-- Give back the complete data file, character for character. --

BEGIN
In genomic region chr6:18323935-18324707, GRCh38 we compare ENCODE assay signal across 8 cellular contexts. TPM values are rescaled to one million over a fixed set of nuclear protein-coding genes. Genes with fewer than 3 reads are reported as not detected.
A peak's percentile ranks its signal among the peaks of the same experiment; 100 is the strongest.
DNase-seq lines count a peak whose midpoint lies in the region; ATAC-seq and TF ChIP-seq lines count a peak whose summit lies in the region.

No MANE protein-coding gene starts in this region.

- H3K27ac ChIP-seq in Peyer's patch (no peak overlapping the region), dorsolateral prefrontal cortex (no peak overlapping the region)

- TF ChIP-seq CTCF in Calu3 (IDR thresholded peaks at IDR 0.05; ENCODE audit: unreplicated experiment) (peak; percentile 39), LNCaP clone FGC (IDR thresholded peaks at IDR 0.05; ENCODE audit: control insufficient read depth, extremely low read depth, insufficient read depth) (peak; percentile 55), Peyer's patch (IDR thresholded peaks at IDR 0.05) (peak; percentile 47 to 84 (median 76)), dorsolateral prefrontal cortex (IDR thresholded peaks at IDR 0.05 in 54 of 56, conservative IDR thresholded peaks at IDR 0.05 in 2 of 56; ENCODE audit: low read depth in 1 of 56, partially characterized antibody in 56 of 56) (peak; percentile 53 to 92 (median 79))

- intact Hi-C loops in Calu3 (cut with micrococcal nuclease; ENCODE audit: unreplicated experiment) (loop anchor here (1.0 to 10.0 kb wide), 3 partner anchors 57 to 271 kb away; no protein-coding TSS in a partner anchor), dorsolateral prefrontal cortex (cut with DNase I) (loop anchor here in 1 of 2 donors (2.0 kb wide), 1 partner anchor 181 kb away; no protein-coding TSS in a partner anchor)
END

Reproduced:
In genomic region chr6:18323935-18324707, GRCh38 we compare ENCODE assay signal across 8 cellular contexts. TPM values are rescaled to one million over a fixed set of nuclear protein-coding genes. Genes with fewer than 3 reads are reported as not detected.
A peak's percentile ranks its signal among the peaks of the same experiment; 100 is the strongest.
DNase-seq lines count a peak whose midpoint lies in the region; ATAC-seq and TF ChIP-seq lines count a peak whose summit lies in the region.

No MANE protein-coding gene starts in this region.

- H3K27ac ChIP-seq in Peyer's patch (no peak overlapping the region), dorsolateral prefrontal cortex (no peak overlapping the region)

- TF ChIP-seq CTCF in Calu3 (IDR thresholded peaks at IDR 0.05; ENCODE audit: unreplicated experiment) (peak; percentile 39), LNCaP clone FGC (IDR thresholded peaks at IDR 0.05; ENCODE audit: control insufficient read depth, extremely low read depth, insufficient read depth) (peak; percentile 55), Peyer's patch (IDR thresholded peaks at IDR 0.05) (peak; percentile 47 to 84 (median 76)), dorsolateral prefrontal cortex (IDR thresholded peaks at IDR 0.05 in 54 of 56, conservative IDR thresholded peaks at IDR 0.05 in 2 of 56; ENCODE audit: low read depth in 1 of 56, partially characterized antibody in 56 of 56) (peak; percentile 53 to 92 (median 79))

- intact Hi-C loops in Calu3 (cut with micrococcal nuclease; ENCODE audit: unreplicated experiment) (loop anchor here (1.0 to 10.0 kb wide), 3 partner anchors 57 to 271 kb away; no protein-coding TSS in a partner anchor), dorsolateral prefrontal cortex (cut with DNase I) (loop anchor here in 1 of 2 donors (2.0 kb wide), 1 partner anchor 181 kb away; no protein-coding TSS in a partner anchor)